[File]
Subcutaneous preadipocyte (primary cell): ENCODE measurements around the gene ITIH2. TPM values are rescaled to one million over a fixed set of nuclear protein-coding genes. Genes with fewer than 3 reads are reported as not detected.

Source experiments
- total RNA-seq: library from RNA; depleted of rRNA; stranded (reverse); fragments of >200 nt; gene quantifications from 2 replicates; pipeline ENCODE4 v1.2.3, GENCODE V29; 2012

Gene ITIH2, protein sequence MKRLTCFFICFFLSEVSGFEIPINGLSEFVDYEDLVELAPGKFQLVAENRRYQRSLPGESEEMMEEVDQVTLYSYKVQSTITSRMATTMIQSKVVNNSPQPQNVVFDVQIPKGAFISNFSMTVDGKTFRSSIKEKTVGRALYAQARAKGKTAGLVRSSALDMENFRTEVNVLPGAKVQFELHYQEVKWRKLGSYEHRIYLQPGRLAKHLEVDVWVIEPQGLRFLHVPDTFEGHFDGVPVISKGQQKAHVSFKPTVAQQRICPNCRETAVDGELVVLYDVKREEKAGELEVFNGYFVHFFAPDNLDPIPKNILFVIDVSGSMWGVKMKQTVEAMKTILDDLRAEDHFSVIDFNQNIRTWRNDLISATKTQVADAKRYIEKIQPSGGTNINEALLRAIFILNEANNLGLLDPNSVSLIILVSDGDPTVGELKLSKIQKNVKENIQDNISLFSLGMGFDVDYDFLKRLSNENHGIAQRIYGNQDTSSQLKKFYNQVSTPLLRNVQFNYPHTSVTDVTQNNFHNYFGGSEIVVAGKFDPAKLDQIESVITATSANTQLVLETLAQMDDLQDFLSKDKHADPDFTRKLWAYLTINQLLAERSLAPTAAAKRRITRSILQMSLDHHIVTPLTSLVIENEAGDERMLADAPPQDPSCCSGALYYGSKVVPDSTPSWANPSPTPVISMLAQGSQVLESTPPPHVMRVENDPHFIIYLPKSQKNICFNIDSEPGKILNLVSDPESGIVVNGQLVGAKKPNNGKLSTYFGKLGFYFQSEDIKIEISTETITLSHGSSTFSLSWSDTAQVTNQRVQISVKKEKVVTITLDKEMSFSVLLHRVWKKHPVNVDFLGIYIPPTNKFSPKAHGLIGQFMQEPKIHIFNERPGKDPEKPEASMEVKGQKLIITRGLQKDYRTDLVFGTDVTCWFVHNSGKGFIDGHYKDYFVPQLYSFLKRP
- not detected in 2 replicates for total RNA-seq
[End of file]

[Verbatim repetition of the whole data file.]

Subcutaneous preadipocyte (primary cell): ENCODE measurements around the gene ITIH2. TPM values are rescaled to one million over a fixed set of nuclear protein-coding genes. Genes with fewer than 3 reads are reported as not detected.

Source experiments
- total RNA-seq: library from RNA; depleted of rRNA; stranded (reverse); fragments of >200 nt; gene quantifications from 2 replicates; pipeline ENCODE4 v1.2.3, GENCODE V29; 2012

Gene ITIH2, protein sequence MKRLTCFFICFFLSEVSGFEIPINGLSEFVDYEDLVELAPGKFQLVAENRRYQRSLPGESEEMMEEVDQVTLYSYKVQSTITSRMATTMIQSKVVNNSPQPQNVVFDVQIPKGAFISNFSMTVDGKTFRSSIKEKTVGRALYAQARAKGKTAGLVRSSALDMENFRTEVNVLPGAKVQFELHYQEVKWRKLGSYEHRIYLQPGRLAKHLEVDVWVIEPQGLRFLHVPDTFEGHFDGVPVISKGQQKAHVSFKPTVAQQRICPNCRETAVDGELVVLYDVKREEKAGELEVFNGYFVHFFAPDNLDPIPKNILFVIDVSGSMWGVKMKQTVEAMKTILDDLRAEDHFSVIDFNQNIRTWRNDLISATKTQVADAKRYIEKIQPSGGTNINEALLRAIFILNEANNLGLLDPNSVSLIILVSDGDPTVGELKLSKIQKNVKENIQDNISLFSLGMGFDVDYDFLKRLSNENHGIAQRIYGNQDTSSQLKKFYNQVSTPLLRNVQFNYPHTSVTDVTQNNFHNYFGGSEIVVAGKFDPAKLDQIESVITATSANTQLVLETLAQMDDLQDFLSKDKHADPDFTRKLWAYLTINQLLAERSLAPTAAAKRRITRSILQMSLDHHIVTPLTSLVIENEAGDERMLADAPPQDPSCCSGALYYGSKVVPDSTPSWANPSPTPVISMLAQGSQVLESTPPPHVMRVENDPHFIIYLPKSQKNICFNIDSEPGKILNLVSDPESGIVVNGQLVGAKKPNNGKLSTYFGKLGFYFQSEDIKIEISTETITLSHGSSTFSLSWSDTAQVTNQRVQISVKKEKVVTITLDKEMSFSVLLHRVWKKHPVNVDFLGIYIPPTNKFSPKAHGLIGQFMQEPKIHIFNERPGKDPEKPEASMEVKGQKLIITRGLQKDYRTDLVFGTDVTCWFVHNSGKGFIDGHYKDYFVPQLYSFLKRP
- not detected in 2 replicates for total RNA-seq